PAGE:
The fundamental components of the brand – Perricone MD word mark, Mortar & Pestle logo, typographic structure – allowed for a great deal of flexibility in creating a variety of brand extensions. The “Neutriceutical” line employed descriptive photography to differentiate it from the core skincare products.
Dr. Nicholas Perricone knows what he’s talking about. Ask him about the benefits of watercress and he will deliver an encyclopedic soliloquy about the detoxifying powers of this often overlooked salad green. A board-certified dermatologist and the author of the landmark Wrinkle Cure and other New York Times bestsellers, Dr. Perricone launched a line of skincare products in 1997 based on his extensive research. The line quickly defined the “Doctor Brand” category, rejecting the prevailing hope-in-a-jar ethos. A dedicated following was born.
After steadily climbing sales, the brand launched a new look in 2008. Glass jars and bottles yielded to plastic containers, and the brand’s signature brown colour was replaced by a myriad of fashion-inspired pastels. Sales immediately sagged and Concrete was retained to assess the situation.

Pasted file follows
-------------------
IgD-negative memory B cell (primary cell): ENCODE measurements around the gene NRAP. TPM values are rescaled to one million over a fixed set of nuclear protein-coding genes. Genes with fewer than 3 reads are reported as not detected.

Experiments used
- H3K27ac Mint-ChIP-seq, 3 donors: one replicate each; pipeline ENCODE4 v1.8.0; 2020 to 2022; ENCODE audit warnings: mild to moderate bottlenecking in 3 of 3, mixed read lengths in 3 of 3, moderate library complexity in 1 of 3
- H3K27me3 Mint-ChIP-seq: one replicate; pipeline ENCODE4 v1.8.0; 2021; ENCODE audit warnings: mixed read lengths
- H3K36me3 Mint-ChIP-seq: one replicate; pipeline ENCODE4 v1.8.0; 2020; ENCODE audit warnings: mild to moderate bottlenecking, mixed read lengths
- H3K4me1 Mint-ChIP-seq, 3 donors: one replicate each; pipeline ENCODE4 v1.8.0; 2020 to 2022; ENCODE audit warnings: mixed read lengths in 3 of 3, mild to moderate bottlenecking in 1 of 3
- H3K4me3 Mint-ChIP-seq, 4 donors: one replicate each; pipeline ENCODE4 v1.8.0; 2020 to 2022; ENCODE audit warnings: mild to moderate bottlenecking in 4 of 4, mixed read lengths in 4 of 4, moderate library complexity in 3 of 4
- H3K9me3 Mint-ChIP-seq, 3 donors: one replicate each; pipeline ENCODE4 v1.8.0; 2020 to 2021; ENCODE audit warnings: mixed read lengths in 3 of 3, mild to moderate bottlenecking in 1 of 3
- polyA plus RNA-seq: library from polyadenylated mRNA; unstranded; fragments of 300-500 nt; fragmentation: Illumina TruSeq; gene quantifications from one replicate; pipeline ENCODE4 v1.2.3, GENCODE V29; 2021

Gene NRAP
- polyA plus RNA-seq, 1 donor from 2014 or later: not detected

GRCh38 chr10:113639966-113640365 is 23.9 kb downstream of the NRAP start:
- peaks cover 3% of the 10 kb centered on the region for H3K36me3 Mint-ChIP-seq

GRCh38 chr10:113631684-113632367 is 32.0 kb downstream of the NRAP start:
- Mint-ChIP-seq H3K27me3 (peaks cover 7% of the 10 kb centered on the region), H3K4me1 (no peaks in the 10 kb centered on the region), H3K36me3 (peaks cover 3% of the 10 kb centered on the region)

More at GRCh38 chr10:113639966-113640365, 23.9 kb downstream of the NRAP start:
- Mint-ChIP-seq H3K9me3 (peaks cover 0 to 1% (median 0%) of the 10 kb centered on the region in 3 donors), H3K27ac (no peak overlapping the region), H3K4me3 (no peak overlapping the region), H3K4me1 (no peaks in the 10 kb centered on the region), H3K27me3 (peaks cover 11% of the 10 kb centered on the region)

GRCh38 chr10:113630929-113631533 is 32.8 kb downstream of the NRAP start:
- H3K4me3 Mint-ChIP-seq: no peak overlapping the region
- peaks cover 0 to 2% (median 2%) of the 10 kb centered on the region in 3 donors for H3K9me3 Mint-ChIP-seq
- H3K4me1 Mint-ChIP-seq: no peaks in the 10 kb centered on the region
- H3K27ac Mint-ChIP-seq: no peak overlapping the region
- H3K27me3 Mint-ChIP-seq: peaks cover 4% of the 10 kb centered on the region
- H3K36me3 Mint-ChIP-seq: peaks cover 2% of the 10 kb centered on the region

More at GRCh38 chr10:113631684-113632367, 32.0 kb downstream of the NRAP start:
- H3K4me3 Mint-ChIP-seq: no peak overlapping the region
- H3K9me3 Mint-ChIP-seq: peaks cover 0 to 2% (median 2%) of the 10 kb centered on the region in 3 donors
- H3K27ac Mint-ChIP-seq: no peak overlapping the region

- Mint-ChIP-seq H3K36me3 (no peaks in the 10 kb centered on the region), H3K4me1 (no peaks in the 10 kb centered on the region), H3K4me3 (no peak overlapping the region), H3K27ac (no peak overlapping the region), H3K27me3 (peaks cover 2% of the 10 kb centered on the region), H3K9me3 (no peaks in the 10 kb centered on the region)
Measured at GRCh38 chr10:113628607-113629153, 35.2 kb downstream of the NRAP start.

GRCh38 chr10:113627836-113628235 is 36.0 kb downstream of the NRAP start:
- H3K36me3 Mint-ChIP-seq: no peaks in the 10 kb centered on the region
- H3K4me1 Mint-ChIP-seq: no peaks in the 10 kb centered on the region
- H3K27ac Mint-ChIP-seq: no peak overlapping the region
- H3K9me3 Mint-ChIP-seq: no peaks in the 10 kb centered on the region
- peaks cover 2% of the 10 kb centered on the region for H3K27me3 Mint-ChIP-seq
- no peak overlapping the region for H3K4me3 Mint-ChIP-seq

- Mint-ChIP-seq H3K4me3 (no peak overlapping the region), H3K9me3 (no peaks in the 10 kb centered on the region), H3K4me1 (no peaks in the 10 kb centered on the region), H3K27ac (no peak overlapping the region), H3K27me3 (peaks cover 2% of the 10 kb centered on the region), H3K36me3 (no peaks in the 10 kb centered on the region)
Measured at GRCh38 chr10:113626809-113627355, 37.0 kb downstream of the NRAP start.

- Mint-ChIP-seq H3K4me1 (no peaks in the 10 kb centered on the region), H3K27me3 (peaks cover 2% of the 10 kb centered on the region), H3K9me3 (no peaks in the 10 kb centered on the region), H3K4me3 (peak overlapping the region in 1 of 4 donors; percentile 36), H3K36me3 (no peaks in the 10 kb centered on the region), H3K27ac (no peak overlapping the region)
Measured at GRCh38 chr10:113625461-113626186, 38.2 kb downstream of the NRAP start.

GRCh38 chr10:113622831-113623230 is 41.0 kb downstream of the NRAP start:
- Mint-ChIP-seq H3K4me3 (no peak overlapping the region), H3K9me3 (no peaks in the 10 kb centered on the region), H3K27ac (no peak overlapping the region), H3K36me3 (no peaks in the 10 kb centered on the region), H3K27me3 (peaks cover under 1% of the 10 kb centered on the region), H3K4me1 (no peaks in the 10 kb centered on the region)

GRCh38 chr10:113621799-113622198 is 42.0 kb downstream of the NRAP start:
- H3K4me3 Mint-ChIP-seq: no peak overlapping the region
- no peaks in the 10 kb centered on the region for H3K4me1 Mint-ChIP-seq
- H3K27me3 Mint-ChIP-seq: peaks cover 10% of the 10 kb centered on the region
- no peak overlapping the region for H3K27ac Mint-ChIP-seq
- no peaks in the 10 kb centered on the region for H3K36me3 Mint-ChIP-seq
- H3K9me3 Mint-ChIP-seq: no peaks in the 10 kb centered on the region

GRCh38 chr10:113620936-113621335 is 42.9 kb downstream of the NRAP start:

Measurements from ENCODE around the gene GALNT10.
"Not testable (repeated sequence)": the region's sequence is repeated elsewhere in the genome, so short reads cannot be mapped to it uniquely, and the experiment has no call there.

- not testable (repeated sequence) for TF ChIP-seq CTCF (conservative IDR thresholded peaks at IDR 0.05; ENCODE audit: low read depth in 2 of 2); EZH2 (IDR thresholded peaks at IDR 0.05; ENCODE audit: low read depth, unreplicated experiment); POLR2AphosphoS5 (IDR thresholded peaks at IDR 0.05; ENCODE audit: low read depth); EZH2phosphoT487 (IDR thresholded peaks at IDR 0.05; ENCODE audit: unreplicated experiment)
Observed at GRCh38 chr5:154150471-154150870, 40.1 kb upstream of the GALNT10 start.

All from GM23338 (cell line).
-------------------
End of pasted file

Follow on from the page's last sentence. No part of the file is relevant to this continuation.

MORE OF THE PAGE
Our initial audit concluded that the new look, which was implemented to increase product appeal in “open sell” retail environments such as Sephora, had damaged the brand’s DNA. Perricone MD is a premium brand that trades on the reputation of the doctor himself. Concrete recommended that, rather than tweak the new look, we should return to the original design as a building block for a new approach.
Rebranded product was back on the shelves within six months of our engagement. The rebrand’s foundation featured amber coloured glass jars and bottles, simple labels featuring elegant brown serif typography, and a streamlined logo. While the look felt fresh and new, the relationship to the original apothecary-inspired brand was clear. The sales curve bent upwards almost immediately.
Concrete has continued working with Perricone MD for the past five years, extending the rebrand to all customer touch points: product line extensions and launch campaigns, videos, advertising and website. Growth in new sales (online and QVC) have increased dramatically, matched by consistent, year-over-year overall revenue growth.